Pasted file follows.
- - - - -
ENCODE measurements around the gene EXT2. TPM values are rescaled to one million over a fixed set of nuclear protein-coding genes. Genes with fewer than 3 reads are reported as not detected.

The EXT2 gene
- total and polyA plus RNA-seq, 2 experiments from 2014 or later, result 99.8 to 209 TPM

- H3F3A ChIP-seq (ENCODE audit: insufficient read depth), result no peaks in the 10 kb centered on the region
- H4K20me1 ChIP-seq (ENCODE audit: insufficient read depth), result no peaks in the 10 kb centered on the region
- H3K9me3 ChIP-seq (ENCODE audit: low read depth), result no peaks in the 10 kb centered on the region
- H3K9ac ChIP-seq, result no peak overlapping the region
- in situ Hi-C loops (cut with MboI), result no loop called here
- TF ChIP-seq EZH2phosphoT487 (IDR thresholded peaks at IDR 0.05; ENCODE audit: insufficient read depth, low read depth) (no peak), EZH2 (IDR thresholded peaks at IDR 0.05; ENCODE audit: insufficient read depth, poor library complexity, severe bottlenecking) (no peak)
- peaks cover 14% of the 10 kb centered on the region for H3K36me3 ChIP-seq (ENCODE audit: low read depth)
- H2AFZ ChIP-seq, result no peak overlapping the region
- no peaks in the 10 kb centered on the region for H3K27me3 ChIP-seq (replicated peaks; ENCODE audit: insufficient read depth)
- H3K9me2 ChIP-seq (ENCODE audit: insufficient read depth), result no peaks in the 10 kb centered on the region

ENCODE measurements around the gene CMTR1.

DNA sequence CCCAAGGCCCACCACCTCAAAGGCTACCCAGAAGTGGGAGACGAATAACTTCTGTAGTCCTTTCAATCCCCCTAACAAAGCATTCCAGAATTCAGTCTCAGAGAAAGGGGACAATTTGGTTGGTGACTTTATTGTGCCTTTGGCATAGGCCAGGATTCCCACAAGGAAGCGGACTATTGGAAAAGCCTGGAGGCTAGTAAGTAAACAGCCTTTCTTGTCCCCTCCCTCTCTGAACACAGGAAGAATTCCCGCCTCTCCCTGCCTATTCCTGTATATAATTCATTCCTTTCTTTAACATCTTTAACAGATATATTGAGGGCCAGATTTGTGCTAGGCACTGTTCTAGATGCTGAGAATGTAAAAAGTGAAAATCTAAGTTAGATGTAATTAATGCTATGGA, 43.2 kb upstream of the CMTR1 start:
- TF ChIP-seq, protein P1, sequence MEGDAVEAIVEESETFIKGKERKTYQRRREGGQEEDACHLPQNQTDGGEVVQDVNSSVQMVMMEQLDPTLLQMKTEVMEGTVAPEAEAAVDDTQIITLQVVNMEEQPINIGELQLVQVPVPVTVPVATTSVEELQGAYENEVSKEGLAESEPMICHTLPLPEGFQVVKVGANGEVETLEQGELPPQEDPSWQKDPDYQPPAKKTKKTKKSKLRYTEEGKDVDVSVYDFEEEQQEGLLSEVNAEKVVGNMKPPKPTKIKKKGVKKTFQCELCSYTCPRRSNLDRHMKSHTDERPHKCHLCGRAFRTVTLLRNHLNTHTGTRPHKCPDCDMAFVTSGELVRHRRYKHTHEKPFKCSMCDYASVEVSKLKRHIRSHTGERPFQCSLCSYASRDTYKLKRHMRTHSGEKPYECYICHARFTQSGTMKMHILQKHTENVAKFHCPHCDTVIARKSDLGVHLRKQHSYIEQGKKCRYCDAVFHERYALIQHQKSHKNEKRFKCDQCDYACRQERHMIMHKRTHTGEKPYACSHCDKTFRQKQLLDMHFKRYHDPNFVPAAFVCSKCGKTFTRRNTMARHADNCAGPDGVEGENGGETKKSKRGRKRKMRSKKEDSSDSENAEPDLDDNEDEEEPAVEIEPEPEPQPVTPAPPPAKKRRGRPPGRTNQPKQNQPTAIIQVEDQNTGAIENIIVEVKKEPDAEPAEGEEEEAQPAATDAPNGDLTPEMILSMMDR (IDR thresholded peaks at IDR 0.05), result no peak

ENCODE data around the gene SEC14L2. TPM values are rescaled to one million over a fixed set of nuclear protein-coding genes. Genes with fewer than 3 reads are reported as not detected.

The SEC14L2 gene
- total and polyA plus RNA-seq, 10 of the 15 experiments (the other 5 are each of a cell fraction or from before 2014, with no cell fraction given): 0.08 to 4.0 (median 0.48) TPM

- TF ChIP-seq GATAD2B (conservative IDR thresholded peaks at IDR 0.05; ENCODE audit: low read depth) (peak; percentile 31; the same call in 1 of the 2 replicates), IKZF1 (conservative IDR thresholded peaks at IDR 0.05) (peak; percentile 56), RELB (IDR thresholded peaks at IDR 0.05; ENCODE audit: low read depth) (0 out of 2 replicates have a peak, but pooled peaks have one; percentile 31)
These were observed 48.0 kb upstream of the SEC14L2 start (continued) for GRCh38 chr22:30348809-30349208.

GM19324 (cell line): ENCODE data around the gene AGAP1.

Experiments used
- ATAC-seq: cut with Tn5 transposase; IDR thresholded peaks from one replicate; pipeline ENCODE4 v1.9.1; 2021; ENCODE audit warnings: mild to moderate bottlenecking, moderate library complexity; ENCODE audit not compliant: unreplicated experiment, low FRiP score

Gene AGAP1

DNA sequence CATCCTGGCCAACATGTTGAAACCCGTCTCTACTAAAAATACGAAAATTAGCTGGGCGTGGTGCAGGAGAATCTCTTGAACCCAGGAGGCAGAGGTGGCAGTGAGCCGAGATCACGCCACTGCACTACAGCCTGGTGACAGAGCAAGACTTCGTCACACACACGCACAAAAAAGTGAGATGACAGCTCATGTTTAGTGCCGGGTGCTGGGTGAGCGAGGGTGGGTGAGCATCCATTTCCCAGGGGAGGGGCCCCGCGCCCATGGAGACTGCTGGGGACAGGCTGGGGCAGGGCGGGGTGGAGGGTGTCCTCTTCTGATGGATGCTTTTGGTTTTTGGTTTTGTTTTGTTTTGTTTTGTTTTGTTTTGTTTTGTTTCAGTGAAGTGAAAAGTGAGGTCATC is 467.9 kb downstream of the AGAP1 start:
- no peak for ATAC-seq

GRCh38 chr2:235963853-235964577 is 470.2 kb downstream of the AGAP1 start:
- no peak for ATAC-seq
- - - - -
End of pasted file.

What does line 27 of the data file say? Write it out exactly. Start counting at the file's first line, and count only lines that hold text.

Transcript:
- no peak for ATAC-seq